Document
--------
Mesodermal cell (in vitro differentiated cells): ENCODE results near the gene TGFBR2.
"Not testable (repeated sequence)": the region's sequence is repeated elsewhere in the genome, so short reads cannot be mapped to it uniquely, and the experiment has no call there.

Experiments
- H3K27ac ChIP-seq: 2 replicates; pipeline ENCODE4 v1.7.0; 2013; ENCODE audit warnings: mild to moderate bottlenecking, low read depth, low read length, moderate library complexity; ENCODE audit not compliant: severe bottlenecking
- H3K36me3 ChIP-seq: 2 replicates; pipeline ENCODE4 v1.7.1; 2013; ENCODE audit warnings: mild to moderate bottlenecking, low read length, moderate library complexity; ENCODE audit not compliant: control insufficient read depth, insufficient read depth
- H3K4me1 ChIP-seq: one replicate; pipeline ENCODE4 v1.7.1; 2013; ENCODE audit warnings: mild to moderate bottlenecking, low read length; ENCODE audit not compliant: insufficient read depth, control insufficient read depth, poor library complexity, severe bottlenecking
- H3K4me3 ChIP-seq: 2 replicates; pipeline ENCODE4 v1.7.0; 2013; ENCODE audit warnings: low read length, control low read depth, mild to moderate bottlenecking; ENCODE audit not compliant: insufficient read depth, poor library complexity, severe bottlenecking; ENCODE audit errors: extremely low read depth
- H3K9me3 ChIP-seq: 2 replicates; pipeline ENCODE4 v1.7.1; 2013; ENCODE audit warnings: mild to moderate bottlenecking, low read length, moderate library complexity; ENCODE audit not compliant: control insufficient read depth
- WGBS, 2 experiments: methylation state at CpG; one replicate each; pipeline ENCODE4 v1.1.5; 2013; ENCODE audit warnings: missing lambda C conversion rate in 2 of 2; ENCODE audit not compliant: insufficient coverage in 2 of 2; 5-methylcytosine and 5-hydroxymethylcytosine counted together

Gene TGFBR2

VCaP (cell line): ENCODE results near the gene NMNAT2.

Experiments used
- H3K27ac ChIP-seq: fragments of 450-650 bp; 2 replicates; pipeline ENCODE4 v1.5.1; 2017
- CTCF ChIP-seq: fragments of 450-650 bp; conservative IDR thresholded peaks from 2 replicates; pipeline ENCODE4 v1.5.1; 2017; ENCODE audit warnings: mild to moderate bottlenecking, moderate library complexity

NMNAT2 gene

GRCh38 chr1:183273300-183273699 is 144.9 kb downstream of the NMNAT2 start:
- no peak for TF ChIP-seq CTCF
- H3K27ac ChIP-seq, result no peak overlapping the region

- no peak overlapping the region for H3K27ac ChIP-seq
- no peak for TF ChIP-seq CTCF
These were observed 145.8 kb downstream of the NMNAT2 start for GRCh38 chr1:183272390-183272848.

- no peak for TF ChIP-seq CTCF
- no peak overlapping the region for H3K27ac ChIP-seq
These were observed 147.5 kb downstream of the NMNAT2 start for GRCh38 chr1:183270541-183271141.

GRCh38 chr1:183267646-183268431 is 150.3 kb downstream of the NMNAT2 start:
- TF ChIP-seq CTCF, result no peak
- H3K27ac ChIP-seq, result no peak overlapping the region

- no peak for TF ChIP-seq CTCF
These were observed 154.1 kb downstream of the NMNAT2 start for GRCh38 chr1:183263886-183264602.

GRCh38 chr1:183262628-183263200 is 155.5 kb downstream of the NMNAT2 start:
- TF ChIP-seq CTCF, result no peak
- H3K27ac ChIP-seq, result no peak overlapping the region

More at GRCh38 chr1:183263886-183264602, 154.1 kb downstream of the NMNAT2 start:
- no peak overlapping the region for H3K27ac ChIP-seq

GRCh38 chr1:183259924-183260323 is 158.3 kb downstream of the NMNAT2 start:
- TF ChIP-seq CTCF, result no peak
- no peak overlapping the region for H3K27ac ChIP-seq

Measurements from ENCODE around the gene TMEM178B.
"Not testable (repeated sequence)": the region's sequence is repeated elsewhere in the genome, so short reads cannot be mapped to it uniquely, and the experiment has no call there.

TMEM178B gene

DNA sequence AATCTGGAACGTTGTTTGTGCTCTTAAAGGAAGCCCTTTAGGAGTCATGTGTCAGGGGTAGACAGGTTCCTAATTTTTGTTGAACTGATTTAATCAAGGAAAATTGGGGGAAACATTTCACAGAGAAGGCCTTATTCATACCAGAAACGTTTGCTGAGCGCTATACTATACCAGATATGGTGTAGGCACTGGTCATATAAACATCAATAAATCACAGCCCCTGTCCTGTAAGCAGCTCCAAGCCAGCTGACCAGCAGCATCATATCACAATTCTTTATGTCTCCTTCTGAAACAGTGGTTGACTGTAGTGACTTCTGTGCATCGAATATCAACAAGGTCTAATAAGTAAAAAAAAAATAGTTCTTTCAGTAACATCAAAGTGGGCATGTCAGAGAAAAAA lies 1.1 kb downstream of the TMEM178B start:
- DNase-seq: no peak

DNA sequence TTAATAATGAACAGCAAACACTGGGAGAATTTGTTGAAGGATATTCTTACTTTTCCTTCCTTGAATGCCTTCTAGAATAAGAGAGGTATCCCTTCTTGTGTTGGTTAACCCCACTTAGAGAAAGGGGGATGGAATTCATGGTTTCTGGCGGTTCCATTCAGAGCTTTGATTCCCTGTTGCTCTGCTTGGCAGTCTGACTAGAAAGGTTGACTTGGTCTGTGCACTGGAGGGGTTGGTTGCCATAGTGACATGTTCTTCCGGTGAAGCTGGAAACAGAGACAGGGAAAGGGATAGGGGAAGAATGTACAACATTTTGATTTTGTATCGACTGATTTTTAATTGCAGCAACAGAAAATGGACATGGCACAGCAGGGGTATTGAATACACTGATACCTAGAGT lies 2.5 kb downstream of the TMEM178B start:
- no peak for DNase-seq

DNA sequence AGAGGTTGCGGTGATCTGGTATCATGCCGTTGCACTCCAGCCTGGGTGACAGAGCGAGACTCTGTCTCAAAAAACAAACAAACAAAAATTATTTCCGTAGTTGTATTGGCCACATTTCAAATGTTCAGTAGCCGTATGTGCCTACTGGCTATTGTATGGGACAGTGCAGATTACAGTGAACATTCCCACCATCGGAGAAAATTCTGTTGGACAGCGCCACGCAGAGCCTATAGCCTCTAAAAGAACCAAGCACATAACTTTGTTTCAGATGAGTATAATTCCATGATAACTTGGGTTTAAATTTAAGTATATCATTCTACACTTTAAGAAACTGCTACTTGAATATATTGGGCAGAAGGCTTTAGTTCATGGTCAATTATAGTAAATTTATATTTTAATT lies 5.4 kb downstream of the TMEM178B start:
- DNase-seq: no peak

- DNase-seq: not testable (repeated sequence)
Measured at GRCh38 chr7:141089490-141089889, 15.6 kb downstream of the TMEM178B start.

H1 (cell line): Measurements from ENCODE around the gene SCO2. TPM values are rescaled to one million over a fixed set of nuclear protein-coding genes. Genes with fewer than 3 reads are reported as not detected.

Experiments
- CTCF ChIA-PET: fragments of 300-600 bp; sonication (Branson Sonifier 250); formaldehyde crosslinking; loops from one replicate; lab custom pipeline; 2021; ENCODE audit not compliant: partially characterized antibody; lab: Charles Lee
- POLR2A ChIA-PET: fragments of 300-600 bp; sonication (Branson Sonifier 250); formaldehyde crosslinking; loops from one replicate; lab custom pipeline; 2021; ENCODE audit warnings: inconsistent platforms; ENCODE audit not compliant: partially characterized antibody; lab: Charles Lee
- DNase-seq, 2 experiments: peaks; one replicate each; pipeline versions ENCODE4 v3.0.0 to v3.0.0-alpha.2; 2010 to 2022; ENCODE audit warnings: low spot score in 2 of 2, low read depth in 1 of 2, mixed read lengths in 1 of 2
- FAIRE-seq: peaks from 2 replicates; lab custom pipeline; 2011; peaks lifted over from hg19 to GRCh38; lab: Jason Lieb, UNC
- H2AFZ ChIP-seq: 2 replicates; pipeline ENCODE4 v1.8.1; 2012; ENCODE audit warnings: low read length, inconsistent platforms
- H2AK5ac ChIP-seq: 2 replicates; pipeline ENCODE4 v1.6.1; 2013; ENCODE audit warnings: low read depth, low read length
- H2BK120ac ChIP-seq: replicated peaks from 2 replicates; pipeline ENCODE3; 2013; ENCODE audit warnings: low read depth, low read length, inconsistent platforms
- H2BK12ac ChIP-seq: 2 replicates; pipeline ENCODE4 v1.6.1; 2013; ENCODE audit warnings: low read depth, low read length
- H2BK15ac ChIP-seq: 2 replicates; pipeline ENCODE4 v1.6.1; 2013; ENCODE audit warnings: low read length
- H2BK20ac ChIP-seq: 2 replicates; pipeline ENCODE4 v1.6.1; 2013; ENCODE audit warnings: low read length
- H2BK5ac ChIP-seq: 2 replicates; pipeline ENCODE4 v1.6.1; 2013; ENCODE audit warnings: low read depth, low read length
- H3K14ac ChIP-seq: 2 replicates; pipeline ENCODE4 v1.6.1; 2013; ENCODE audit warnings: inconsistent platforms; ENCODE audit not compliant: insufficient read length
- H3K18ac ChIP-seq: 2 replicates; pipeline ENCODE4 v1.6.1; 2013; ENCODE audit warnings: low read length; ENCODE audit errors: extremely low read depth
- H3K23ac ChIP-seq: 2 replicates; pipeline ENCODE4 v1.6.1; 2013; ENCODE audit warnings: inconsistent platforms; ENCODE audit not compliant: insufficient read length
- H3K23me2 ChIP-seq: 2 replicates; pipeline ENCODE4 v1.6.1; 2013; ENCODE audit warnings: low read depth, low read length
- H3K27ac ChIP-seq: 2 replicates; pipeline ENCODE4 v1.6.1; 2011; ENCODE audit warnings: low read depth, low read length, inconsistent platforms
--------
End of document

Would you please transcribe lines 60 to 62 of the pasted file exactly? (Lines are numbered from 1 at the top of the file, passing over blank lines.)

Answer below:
- H2BK20ac ChIP-seq: 2 replicates; pipeline ENCODE4 v1.6.1; 2013; ENCODE audit warnings: low read length
- H2BK5ac ChIP-seq: 2 replicates; pipeline ENCODE4 v1.6.1; 2013; ENCODE audit warnings: low read depth, low read length
- H3K14ac ChIP-seq: 2 replicates; pipeline ENCODE4 v1.6.1; 2013; ENCODE audit warnings: inconsistent platforms; ENCODE audit not compliant: insufficient read length